Barbara’s rating: 4 of 5 Stars
Series: In Death #56
Publication Date: 2/7/23
Period: Future 2060’s New York
Number of Pages: 400
This author nails it with another enigmatic, puzzling mystery to be solved by Lt. Eve Dallas, Detective Peabody, Roarke, and the rest of the crew at the New York City Police and Security Department (NYPSD). While most of the books in the series are thrilling, hold-your-breath, suspenseful jaw-breakers, this one is a more sedate police procedural. It is an intriguing mystery, but you won’t be sitting on the edge of your seat and rapidly flipping the pages to see what happens next. This story, this villain, this victim doesn’t lend itself to that thrilling, suspenseful set of mind. It is to be read, savored, examined, digested and thought through as you are trying to uncover the murderer right along with Eve. There are plenty of very believable red herrings along the way before you get to the final reveal. Will it surprise you? Maybe – probably? I had a good idea of who it was a good bit earlier than it was revealed – but I wasn’t sure – and that is why it is so much fun.
Renowned stars of stage and vid, Eliza Lane and Brant Fitzhugh are hosting a gala event at their home. They’ve been married for almost ten years and are still in love and devoted to each other. What better time to throw a party than at the launch of two new projects that will be milestones in both of their careers? Unfortunately, for Brant, that means he has to leave the next morning and spend the next six months filming in New Zealand while Eliza stays in New York and opens a new play in a role she’s coveted for a quarter of a century.
Also, unfortunately for Brant, he won’t survive the party. He holds up his champagne cocktail glass to salute his wife, places his other hand over his heart, takes a sip, and falls to the floor. Cyanide! Who? How? Why? Brant was actually a genuinely nice, caring man who was beloved by all who knew him. And yes, it stays that way throughout the story. He didn’t put on airs; he helped people however he could; he remembered people’s birthdays; he played cards with the stage hands; he helped other performers get roles they wanted. Yes, a genuinely good man, and it broke my heart that he died.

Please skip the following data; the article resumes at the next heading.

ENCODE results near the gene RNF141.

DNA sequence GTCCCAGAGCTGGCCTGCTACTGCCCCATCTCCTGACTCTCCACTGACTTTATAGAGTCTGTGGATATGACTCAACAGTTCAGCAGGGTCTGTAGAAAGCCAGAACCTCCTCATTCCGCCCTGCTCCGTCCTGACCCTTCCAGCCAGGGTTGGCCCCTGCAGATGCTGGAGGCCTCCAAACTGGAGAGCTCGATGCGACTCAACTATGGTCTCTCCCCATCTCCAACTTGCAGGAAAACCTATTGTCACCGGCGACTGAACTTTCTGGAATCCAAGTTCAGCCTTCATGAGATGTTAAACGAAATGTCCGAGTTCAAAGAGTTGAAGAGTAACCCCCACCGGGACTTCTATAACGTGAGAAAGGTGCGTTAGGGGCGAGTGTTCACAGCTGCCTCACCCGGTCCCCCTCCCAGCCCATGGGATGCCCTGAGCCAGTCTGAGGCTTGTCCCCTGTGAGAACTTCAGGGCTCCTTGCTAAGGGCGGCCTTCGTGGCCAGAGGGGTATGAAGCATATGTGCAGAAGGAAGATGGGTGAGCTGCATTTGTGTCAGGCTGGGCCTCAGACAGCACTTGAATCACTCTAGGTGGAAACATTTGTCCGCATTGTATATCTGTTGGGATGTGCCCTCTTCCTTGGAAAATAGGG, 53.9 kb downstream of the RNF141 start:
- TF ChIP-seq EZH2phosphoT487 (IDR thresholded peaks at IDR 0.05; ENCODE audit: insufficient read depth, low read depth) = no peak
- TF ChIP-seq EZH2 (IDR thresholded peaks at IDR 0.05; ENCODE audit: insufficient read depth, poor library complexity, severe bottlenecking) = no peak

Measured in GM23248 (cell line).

Was Brant truly the intended victim? Could Eliza have been the target? Did it really matter which of them died as long as someone in the household was harmed? Hmmm – lots of questions and few answers. You’ll just have to read the book to find out who and why.
I always love it when Roarke is front-and-center in the story, but he wasn’t as active a participant in this book as he has been in some others. I mean – goodness – you can never have too much Roarke. As always, I love Eve. The banter between Eve and Roarke and their sense of humor is a wonderful enhancement for each book. One of my favorite Eve attributes is her consternation at/with old sayings/adages/phrases. She just doesn’t get them and is always butchering them one way or another. Things like – Curtain Call – Eve says, “Why is it a call? Nobody’s calling anybody.” Or Red-Letter Day “Why isn’t it ever a blue-letter day, or a green-letter day?” There are always several of these in each book and they are always highly entertaining and greatly lighten the mood if it is dark.
Nora Roberts/J.D. Robb is a prolific writer and I have no idea how she writes as many books as she does while keeping them all fresh and new. This was not my favorite book of the series, but it was an excellent read and I definitely recommend it. I lean more toward those thrilling, fast-paced, can’t-put-it-down kinds of books rather than those that are more slow-paced – but all of them – including this one – are excellent reads.
I voluntarily read and reviewed an Advanced Reader Copy (ARC) of this book. All thoughts and opinions are my own.